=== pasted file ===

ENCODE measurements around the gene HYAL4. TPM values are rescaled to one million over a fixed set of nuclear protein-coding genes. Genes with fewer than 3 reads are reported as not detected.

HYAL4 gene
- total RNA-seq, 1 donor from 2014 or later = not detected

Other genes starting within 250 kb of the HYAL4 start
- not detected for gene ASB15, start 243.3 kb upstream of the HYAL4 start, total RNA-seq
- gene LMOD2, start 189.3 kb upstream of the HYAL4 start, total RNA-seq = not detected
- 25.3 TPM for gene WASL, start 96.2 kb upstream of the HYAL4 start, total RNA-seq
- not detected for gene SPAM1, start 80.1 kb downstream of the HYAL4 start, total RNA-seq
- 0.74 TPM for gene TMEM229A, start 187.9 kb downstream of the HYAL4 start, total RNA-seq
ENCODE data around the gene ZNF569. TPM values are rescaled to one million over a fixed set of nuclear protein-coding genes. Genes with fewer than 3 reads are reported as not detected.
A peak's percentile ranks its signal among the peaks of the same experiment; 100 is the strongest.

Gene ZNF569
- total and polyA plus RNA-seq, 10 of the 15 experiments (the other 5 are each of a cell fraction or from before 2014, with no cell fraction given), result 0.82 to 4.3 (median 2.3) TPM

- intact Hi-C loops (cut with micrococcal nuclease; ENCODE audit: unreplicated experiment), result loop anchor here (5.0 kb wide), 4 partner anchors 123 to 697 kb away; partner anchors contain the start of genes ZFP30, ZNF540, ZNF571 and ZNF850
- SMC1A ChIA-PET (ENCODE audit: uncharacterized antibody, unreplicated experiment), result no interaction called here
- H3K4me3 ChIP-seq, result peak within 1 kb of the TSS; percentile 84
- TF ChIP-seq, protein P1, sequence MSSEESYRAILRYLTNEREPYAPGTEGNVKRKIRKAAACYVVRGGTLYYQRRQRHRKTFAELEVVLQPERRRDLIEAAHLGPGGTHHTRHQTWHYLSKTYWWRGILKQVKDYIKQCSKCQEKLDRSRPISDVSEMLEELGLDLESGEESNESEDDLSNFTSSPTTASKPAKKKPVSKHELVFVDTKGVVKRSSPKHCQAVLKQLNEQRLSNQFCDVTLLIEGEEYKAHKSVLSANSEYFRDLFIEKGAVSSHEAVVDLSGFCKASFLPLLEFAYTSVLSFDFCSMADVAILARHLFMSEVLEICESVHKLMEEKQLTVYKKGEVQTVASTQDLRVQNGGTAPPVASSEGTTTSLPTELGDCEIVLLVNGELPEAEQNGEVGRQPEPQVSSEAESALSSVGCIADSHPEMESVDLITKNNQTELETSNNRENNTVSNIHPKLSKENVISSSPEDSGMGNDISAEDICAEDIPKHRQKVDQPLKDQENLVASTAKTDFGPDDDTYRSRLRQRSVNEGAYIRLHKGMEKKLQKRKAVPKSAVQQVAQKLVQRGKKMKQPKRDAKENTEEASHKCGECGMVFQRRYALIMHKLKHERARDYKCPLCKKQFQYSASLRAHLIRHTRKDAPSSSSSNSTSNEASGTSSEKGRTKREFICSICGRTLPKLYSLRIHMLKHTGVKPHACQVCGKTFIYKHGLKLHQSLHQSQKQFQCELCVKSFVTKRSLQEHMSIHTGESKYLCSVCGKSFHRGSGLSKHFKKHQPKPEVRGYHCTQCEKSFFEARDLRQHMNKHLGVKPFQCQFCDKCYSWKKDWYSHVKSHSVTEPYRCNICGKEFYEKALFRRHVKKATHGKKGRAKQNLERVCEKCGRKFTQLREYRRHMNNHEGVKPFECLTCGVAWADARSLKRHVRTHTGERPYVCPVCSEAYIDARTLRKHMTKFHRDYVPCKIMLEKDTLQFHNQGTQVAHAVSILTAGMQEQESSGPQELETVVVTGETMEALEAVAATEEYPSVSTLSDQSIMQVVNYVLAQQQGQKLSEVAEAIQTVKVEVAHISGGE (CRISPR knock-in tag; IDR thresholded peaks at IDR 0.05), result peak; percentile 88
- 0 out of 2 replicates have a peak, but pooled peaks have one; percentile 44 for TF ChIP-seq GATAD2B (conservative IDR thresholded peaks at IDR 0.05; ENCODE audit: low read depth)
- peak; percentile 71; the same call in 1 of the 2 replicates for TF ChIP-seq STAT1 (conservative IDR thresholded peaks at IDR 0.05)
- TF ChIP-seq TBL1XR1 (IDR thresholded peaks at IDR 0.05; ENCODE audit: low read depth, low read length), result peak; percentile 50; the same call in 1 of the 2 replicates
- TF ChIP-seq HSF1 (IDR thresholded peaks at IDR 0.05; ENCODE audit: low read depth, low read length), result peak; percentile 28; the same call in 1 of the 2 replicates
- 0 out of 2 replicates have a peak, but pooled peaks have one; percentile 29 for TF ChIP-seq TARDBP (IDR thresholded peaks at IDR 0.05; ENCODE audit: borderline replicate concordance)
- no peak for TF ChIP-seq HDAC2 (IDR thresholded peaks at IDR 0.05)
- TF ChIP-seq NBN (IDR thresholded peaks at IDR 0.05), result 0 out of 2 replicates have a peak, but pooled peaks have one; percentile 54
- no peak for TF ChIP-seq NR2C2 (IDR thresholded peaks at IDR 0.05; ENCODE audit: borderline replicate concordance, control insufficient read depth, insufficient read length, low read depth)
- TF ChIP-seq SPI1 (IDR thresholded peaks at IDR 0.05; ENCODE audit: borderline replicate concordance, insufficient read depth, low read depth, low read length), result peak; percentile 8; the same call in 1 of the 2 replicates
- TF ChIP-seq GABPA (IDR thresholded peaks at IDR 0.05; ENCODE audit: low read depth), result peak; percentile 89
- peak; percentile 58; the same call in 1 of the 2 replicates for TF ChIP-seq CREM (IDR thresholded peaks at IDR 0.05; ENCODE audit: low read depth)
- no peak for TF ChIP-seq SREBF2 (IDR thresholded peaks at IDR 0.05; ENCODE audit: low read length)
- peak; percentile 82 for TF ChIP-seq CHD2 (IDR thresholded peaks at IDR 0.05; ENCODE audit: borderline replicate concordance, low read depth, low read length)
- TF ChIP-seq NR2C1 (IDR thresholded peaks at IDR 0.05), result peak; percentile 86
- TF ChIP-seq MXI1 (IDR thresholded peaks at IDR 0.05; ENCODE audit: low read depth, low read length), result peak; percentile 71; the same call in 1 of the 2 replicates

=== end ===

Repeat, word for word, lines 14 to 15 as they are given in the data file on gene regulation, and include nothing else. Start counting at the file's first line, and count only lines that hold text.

- intact Hi-C loops (cut with micrococcal nuclease; ENCODE audit: unreplicated experiment), result loop anchor here (5.0 kb wide), 4 partner anchors 123 to 697 kb away; partner anchors contain the start of genes ZFP30, ZNF540, ZNF571 and ZNF850
- SMC1A ChIA-PET (ENCODE audit: uncharacterized antibody, unreplicated experiment), result no interaction called here